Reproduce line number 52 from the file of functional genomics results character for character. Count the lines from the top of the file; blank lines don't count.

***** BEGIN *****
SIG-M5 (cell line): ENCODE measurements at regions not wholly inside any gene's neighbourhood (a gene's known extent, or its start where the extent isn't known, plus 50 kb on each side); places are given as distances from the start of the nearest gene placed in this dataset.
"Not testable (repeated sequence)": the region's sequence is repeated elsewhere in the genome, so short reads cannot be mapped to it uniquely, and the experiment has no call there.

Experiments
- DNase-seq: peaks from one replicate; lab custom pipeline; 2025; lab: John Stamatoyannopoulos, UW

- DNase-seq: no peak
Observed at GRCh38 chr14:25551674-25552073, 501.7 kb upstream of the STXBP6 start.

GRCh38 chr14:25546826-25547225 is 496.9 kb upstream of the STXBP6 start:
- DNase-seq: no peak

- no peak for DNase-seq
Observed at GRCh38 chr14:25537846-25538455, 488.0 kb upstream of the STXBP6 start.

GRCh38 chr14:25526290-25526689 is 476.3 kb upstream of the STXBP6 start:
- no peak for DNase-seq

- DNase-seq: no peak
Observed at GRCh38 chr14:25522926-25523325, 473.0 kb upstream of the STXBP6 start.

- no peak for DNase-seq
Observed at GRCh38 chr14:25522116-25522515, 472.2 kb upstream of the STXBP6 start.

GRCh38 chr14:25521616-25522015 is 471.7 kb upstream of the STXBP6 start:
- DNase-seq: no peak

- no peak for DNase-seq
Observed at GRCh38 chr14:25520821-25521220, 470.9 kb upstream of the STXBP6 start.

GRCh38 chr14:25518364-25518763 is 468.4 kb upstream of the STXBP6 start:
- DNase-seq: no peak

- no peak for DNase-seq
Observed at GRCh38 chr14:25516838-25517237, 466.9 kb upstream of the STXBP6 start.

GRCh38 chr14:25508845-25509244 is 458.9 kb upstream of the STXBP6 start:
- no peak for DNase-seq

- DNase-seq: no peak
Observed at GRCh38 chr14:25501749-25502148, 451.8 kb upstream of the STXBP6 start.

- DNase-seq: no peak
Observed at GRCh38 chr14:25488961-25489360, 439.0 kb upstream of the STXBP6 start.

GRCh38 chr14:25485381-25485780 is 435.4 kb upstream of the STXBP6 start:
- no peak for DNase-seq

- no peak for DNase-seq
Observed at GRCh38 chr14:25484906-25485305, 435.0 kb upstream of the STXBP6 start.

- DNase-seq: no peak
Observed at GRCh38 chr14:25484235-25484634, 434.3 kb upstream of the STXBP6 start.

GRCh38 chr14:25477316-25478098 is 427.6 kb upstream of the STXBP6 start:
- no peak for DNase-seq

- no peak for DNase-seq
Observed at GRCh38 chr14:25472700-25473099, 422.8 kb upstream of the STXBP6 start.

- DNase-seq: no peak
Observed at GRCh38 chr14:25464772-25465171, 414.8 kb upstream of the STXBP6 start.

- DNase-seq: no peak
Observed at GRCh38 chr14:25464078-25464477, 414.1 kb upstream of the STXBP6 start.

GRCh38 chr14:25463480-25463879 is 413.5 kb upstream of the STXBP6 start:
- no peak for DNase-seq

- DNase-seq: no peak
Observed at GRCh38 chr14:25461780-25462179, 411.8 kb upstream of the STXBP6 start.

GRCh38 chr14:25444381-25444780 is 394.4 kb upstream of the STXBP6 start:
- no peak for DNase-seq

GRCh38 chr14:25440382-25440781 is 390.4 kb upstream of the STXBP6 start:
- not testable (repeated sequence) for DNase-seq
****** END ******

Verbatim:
- not testable (repeated sequence) for DNase-seq